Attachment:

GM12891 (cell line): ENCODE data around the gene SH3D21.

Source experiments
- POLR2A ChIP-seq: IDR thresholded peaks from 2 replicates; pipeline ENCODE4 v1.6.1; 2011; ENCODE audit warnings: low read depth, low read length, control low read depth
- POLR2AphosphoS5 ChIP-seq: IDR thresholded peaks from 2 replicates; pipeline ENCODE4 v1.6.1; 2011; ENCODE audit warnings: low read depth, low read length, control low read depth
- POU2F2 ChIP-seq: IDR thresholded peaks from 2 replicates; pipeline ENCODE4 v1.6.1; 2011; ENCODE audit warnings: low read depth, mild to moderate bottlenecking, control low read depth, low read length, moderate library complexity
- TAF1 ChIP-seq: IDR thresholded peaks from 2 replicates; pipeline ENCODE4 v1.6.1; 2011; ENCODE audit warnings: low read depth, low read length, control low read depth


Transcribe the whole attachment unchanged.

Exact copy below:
GM12891 (cell line): ENCODE data around the gene SH3D21.

Source experiments
- POLR2A ChIP-seq: IDR thresholded peaks from 2 replicates; pipeline ENCODE4 v1.6.1; 2011; ENCODE audit warnings: low read depth, low read length, control low read depth
- POLR2AphosphoS5 ChIP-seq: IDR thresholded peaks from 2 replicates; pipeline ENCODE4 v1.6.1; 2011; ENCODE audit warnings: low read depth, low read length, control low read depth
- POU2F2 ChIP-seq: IDR thresholded peaks from 2 replicates; pipeline ENCODE4 v1.6.1; 2011; ENCODE audit warnings: low read depth, mild to moderate bottlenecking, control low read depth, low read length, moderate library complexity
- TAF1 ChIP-seq: IDR thresholded peaks from 2 replicates; pipeline ENCODE4 v1.6.1; 2011; ENCODE audit warnings: low read depth, low read length, control low read depth